There’s no way to say all that without sounding like I’m minimizing tragedy that has occurred here. I’m not even going to try, since the people who know me know better.

Think, rather, on this.

The night after everything changed I was watching a news broadcast like most of the country. I saw a man who was waiting in an airport after his flights was rerouted and grounded. I don’t recall most of what was said but I clearly recall the stunned look on his face as he said- as though he was himself just realizing the words- “It’s not the same world it was 24 hours ago.”

I have often wondered if he knew then just how right he was.

The P Word

I’m about to unleash some profanity on my site. Imbrium is going to be talking about… politics.

Well, not really. But… really. It will make sense in a moment.

You see, I am totally fed up and frustrated with just about every political movement and party that I have encountered in my country- including those parties and movements which claim to be fed up with all parties and movements.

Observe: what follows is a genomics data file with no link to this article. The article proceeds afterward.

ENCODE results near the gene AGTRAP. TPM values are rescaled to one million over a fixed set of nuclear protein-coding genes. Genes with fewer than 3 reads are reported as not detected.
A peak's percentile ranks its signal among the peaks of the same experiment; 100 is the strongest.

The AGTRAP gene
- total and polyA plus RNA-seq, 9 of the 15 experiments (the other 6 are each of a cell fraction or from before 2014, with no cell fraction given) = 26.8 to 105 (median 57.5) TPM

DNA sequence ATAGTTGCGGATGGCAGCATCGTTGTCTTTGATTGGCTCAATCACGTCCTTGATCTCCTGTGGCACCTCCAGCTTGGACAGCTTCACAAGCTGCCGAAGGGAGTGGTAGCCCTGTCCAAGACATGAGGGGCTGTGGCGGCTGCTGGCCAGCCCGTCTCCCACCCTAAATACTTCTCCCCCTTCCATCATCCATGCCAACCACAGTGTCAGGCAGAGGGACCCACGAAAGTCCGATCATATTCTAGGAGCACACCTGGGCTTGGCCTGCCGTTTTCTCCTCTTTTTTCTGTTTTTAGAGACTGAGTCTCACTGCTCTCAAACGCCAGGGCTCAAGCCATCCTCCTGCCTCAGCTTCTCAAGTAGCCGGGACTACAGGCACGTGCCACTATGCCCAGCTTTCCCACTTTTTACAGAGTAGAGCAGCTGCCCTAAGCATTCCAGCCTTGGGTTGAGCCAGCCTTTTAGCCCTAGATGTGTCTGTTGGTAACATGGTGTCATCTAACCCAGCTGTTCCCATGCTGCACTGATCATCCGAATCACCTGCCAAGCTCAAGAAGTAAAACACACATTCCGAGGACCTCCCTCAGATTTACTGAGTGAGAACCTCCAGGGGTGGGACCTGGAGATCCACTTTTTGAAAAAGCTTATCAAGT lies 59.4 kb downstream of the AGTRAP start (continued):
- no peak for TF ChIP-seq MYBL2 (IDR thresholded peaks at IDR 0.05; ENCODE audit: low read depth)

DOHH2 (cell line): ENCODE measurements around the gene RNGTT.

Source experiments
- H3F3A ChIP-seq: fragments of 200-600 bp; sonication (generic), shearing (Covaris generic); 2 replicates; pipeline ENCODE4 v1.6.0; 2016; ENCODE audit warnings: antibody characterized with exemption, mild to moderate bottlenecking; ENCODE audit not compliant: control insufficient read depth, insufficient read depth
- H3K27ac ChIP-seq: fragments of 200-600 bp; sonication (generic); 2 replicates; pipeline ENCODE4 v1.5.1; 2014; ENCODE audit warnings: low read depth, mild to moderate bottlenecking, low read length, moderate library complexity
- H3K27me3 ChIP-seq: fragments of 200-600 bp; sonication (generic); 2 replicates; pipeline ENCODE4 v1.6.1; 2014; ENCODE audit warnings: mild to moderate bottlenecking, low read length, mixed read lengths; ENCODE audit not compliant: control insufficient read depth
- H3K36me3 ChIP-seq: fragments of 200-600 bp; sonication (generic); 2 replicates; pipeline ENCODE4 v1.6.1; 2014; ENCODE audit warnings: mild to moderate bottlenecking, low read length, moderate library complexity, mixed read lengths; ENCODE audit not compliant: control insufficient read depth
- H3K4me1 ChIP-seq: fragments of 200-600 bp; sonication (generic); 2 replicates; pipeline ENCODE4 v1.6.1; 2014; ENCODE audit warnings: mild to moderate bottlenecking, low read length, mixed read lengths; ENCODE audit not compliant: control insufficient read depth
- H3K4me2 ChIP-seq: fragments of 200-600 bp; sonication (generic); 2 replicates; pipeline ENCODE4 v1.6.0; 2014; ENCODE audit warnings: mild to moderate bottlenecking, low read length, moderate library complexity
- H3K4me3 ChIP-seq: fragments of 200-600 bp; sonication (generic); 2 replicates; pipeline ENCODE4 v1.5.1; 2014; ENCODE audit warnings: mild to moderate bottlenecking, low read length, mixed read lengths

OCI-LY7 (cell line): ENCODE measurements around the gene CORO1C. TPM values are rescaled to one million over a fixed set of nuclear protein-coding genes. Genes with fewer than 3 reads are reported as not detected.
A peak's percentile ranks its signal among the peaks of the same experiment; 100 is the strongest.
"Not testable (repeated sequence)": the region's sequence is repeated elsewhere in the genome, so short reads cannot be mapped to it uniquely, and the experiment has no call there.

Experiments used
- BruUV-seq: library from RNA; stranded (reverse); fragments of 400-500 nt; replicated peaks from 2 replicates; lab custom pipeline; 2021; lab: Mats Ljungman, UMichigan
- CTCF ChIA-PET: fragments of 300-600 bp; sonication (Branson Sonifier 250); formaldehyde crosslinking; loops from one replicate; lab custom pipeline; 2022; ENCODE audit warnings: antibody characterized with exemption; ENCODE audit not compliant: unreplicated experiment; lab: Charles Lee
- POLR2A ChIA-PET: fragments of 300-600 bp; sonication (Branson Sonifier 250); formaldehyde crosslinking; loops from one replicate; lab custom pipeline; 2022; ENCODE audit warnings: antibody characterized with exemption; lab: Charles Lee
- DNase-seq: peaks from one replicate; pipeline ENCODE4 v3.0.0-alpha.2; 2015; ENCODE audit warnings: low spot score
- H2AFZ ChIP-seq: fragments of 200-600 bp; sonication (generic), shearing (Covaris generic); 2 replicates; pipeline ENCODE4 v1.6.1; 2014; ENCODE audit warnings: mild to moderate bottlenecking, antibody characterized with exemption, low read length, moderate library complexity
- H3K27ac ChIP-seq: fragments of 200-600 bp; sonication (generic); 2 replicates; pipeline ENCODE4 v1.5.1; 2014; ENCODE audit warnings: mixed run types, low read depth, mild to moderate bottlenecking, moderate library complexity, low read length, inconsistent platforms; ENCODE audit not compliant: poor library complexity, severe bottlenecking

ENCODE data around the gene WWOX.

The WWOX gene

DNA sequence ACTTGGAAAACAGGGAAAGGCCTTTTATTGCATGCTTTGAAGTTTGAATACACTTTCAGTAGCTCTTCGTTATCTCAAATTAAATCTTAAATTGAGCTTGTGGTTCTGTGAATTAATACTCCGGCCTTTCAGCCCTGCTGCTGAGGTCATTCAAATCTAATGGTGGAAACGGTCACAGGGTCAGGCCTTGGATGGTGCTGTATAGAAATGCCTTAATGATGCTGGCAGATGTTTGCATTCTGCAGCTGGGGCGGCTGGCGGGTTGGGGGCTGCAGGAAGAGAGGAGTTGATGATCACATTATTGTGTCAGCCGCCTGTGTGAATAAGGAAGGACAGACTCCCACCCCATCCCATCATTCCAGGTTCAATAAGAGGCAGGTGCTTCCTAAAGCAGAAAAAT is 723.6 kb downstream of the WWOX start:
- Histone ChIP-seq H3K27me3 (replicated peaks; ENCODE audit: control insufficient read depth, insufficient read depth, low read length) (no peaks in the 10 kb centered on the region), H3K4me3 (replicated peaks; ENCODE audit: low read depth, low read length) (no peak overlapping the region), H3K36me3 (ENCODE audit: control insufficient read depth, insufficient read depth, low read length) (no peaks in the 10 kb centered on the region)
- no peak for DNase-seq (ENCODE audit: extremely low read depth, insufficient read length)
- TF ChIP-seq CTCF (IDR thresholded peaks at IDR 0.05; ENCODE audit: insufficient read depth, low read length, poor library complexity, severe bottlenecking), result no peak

Why? Because they are all the same.

“You’re bad because this thing that you support gives me cold prickly feelings!”

“Well you’re bad because this thing that I support makes me warm and fuzzy feeling!”

(Thanks to John Michael Greer, Grand Archdruid of the AODA, for the phrasing.)

Cold pricklies! Warm fuzzies! You’re bad! No YOU’RE bad!

Holy sweet dancing stars, people. We are not five and this is not a playground.

It’s election season in the US. It’s a mid-term election, so not everyone cares this time, but it’s still election season. Not that elections make much difference. The same names wind up in the same offices over and over and we never really bother to ask why. Seriously, why? I hear complaint after complaint about the corrupt people in office… and then those same people get elected again. I don’t understand. If you’re unhappy with the folks in office, why would you re elect them? Or- more sinisterly- are they actually being re elected? The ramifications of that suggestion are quite frightening but not at all impossible given how hopelessly apathetic most of the American population has become.